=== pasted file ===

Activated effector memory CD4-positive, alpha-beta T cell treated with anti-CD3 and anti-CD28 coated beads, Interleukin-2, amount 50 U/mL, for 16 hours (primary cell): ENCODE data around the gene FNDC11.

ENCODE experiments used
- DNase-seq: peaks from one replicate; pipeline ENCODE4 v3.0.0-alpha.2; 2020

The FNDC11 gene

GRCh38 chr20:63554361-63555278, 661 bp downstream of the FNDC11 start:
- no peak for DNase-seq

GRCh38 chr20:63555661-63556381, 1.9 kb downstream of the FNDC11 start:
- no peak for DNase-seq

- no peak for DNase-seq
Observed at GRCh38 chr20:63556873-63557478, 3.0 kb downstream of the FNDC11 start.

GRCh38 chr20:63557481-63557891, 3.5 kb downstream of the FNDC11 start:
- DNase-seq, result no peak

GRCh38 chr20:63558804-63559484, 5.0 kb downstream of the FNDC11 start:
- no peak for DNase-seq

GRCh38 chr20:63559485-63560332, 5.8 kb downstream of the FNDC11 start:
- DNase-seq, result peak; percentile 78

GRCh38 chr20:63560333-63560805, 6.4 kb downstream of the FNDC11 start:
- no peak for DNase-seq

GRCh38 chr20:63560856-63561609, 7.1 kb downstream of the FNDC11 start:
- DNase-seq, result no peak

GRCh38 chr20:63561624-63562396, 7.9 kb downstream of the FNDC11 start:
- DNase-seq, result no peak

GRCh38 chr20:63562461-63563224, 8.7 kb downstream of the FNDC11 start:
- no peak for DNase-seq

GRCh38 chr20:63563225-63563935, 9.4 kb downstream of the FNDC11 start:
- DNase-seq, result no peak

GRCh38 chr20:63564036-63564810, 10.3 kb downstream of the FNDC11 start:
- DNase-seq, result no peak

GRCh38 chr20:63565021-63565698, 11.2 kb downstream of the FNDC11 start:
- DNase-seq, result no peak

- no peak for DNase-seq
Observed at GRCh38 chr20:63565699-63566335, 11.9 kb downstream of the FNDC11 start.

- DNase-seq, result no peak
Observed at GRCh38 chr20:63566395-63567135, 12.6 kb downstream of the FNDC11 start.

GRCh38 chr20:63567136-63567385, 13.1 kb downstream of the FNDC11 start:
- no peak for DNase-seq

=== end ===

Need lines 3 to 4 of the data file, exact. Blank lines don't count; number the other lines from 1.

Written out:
- DNase-seq: peaks from one replicate; pipeline ENCODE4 v3.0.0-alpha.2; 2020

The FNDC11 gene